Stories about firms laying off workers have become the norm in recent weeks as business owners across the country reckon with the COVID-19 pandemic. But amid the pain, there are those doing the opposite.
Richard Kelsey, co-founder of online alcohol retailers Beer Cartel and Brewquets, has been rushing to take on new staff in recent weeks after his e-commerce platforms, known for their range of craft beers, doubled average sales volumes.
“It’s a strange situation, but online has been going absolutely crazy,” Kelsey tells SmartCompany.
“We’re just trying to do everything we can to keep on top of it.”
Beer Cartel’s sales are tracking twice what they were last year in April, while Brewquets is up four-times over as Aussies adjust to life alongside unprecedented lockdown restrictions.
A structural shift
Kelsey is one entrepreneur experiencing a curious reality of the coronavirus crisis; while some firms have been completely ravaged, others are bringing in record sales as consumption patterns undergo a rapid and seismic shift.
In other words, beer is still very much within the consumption bundle for Aussie shoppers and online vendors like Beer Cartel and Brewquets are making hay while the sun shines.
“With everyone self-isolating at home, people are around to receive parcels, so from an ease point of view it makes things nice and simple,” Kelsey says.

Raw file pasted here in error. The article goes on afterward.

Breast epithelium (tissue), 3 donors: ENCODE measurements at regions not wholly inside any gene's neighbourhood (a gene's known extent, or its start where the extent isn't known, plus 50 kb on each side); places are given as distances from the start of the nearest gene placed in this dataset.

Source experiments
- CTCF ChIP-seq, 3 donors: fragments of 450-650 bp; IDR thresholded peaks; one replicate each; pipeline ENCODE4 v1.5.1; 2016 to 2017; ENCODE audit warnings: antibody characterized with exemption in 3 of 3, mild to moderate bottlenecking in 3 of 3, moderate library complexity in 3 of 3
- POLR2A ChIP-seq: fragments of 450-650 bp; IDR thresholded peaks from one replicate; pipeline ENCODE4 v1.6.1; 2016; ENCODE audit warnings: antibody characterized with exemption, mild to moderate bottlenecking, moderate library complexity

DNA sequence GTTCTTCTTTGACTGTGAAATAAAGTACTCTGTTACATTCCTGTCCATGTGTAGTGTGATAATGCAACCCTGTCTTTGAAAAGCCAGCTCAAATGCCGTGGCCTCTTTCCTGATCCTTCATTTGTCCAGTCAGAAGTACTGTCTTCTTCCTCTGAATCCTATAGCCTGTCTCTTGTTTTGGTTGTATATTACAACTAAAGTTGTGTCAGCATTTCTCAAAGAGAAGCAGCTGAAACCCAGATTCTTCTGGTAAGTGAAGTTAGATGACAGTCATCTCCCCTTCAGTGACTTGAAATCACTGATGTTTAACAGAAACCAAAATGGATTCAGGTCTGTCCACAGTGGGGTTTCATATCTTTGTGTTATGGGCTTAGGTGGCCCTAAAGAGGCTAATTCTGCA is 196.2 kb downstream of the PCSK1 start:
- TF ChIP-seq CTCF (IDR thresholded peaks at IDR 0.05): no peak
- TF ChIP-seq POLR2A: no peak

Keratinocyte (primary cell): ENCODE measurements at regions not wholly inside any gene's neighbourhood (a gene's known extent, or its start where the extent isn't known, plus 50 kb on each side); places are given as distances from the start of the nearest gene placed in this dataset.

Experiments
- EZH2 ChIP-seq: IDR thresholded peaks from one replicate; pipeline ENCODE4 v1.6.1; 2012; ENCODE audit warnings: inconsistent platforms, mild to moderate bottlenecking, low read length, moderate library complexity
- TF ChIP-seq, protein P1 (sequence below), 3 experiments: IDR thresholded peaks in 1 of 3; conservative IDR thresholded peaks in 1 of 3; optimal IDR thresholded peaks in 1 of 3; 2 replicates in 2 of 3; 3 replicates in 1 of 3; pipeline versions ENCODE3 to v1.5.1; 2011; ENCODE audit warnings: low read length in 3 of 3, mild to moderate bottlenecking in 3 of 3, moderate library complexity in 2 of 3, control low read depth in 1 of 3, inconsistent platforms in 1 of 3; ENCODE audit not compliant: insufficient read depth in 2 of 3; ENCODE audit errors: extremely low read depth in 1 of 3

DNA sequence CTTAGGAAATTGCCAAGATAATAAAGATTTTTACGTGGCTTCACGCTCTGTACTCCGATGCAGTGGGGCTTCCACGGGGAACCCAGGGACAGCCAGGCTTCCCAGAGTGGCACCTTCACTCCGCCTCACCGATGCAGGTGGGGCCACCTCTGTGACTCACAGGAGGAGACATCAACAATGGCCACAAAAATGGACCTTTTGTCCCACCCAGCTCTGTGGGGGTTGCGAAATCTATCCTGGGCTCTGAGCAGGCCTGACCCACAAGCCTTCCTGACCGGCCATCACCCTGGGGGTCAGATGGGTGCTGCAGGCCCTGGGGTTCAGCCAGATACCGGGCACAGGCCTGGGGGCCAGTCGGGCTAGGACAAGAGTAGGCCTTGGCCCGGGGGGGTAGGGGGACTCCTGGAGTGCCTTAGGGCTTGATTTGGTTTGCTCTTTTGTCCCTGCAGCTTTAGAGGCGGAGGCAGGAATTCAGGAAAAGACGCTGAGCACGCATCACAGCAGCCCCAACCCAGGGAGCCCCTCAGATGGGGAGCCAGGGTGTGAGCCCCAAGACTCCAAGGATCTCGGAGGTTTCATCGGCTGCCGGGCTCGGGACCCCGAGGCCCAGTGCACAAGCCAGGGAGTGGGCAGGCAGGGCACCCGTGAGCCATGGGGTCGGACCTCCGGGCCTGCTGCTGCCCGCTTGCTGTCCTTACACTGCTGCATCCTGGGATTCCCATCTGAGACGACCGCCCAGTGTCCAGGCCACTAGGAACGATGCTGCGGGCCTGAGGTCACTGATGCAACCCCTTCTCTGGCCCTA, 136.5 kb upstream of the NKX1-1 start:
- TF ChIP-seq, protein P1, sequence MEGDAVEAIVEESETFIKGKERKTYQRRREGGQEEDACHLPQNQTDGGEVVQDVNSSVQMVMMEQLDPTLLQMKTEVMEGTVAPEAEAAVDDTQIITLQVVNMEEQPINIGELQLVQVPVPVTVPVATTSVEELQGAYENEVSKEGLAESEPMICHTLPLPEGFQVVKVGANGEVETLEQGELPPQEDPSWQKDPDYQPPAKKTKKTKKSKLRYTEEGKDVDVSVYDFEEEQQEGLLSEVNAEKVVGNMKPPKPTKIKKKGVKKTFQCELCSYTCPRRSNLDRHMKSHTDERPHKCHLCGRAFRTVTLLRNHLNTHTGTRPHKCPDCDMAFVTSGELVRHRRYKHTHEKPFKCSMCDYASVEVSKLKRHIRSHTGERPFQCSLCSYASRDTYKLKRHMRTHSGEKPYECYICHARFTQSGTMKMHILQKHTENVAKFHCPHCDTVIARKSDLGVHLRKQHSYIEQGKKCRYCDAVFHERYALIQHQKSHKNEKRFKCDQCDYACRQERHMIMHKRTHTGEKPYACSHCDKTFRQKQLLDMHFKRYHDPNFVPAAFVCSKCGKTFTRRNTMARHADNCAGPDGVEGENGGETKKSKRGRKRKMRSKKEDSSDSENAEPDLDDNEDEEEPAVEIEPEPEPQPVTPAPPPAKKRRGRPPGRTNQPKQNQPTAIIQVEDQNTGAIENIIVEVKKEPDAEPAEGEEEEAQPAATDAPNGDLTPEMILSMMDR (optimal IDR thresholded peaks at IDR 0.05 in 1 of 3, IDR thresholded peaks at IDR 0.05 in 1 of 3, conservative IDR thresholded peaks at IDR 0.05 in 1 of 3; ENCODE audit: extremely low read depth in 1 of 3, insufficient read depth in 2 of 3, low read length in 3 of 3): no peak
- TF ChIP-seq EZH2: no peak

Beer Cartel recently made use of leftover stock from its boozy 2019 advent calendar for a special edition quarantine advent, which sold out in just three days.
Kelsey says sales started to pick up in early March as Australia first began initiating social distancing and self-isolation requirements on returning travellers.
But he expects the increased volume to last for the foreseeable future, saying the alcohol retailing industry is undergoing a structural shift at the moment, and like many other retail categories, is quickly pivoting to online sales.
“We’re drawing quite a few people that have never shopped with us before … people who have probably never bought alcohol online before,” Kelsey says.
“When you look at online generally you’re going to see a continued increase in purchase rates after this. People are going to have good experiences with us and realise there’s benefit.”
Beer Cartel runs a survey of Aussie craft beer drinkers each year and in 2019 identified a 30% spike in people saying they had purchased beer online in the last six months, up 8% on 2018.
Kelsey expects an even bigger spike in 2020, as the online retail trend accelerates considerably on the back of the coronavirus outbreak.
There are no shortage of challenges though, with logistics emerging as a bottleneck amid increased demand for online retail across the economy.
Australia Post, the largest parcel delivery network in the country, is struggling to keep up at the moment, says Kelsey, and that’s making it hard for firms like Beer Cartel to get product out the door.
“It’s a new world with a new set of rules, we’ve got all these constraints being put in place, and at the same time the volume going through Australia Post has gone through the roof,” Kelsey says.
“For them, it’s like Christmas at the moment — it’s insane.”